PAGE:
Rather than hunting for a way the product can fit into a buyer’s life, they start out as an advocate for the buyer’s objectives and the product becomes the solution. In addition, when a rep can bring new knowledge to the table that the prospect didn’t know before, they’re in the right place to take control of the conversation.

Matt Heinz says, “If the prospect hangs up the phone and says, ‘That was great—I would have paid for that,’ you’re in the right spot.”

An interesting exercise is to ask your sales reps: “If you couldn’t talk about the product or service on the first sales call, what would that conversation look like?” Minimizing talking leads to more asking, which will have your reps gaining solid intel on the prospect’s needs and objectives. This positions your reps to learn more about the buyer and how to best market and sell to them.

“If the first sales call didn’t include talking about the product, what would that conversation look like?”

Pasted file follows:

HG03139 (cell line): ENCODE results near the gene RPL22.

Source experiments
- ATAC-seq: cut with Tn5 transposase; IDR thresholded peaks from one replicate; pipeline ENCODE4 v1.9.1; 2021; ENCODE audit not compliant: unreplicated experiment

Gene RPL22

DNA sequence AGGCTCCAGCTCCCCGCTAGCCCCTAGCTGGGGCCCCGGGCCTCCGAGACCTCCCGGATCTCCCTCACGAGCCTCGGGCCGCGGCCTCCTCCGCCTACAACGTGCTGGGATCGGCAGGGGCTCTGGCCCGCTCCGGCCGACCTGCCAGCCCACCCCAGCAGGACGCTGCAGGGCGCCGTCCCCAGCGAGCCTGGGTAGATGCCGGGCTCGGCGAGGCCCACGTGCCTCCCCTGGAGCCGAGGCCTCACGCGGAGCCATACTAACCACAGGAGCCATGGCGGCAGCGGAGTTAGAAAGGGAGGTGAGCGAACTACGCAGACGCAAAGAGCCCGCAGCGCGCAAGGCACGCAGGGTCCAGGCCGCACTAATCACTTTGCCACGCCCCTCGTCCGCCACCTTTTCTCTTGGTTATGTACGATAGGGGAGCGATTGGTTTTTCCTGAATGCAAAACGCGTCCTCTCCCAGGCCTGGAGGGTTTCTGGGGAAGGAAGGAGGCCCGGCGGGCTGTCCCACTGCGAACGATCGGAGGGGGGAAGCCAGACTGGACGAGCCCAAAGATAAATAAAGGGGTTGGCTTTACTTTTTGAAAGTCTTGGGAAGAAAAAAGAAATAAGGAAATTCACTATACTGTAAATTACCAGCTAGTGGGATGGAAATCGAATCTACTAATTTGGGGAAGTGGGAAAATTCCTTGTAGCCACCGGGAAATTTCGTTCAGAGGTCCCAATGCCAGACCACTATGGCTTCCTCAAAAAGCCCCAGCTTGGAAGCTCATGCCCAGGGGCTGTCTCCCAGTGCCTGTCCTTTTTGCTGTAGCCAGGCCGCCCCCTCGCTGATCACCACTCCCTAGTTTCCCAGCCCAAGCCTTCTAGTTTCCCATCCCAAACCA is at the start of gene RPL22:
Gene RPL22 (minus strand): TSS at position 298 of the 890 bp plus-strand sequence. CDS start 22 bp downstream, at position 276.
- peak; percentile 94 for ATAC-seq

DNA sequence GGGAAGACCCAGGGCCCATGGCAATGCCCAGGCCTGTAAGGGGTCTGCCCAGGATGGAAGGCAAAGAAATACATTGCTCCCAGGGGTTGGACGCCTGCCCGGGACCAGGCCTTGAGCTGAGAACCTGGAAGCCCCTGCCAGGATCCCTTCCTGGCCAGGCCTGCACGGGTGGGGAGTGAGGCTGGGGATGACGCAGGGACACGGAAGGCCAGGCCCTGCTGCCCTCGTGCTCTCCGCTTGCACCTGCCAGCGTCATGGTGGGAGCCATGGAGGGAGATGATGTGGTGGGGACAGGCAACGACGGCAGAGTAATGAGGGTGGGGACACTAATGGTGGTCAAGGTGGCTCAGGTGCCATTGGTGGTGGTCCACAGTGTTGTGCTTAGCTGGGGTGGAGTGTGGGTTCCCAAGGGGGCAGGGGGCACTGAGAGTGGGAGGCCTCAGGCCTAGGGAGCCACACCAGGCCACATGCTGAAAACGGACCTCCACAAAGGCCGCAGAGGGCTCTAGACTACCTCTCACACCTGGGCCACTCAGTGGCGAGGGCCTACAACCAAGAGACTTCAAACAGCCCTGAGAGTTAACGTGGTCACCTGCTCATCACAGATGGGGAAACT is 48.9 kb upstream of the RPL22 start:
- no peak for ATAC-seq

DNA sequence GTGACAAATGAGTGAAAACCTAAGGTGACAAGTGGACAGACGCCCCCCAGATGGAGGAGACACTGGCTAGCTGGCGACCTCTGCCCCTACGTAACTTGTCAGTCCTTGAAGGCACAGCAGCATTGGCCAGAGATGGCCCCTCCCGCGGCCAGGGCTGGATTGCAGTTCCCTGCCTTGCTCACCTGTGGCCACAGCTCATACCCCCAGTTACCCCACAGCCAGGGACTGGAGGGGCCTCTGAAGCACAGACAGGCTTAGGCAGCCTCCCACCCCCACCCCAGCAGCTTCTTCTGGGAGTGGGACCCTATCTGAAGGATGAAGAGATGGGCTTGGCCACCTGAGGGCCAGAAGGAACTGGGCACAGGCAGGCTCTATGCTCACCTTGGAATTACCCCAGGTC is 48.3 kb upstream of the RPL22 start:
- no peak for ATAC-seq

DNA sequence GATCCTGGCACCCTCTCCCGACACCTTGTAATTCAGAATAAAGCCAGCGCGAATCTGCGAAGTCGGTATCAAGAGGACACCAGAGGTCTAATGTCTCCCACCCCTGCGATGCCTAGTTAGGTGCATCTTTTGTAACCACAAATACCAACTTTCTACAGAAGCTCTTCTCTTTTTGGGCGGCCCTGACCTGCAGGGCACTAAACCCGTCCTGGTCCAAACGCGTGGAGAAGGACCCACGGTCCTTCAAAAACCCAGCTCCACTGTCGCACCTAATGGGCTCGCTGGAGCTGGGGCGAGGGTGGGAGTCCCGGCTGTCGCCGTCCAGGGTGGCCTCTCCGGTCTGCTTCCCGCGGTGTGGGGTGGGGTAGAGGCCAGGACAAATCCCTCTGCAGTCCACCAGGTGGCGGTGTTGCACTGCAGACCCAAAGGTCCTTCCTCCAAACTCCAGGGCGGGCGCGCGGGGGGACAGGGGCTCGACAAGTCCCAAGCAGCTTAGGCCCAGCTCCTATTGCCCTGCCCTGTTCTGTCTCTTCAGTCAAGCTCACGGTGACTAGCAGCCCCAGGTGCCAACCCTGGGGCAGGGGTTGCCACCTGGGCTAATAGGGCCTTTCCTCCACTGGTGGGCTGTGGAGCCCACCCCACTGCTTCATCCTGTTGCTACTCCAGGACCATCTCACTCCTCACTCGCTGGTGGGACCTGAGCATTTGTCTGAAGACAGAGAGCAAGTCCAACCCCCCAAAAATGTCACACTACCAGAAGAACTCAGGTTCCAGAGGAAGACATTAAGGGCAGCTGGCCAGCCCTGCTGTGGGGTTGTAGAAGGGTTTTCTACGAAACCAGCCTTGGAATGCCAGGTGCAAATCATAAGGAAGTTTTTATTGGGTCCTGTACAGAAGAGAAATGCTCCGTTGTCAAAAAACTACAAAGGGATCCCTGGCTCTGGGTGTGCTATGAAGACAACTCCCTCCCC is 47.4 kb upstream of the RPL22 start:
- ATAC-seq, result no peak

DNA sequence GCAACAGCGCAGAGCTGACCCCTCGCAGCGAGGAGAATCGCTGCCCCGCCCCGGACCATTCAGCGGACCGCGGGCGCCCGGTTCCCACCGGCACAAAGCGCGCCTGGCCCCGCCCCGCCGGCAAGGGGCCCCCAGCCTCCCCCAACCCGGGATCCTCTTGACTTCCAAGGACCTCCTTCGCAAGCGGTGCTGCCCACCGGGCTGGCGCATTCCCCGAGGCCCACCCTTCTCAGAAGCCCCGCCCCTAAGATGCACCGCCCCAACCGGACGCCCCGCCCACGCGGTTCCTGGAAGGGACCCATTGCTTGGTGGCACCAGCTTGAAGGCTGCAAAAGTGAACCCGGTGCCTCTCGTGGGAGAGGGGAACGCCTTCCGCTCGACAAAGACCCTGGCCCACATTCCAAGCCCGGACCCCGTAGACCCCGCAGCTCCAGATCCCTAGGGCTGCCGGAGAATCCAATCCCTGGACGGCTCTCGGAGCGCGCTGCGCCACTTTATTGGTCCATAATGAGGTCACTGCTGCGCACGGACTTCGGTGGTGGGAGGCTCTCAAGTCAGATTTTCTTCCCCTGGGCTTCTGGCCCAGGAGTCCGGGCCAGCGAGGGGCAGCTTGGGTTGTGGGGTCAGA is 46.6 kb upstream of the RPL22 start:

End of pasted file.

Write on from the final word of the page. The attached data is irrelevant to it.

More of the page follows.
Jeff Thull writes the book, Mastering the Complex Sale, and talks about the importance of helping a prospect discover the cost of a problem they have. The best way to do this is for sales reps to be educated on whom the problem is affecting. Jeff was also featured on the very first episode of the B2B Show, where he shared more about this topic.

Sales and Marketing: Becoming a Team

Marketing and sales should be partners in crime, yin and yang, two peas in a pod.

Sales and marketing need to work towards common objectives and metrics. In other words, both teams must be revenue-driven. Being revenue-driven will guide marketers to be more strategic in their approach and cause them to learn about the end user, not just an early prospect.  

This approach will create a cycle of marketers feeding salespeople well-vetted lead lists and sales call-worthy content and salespeople will provide feedback that will help marketers better understand the buyer’s needs and motivations.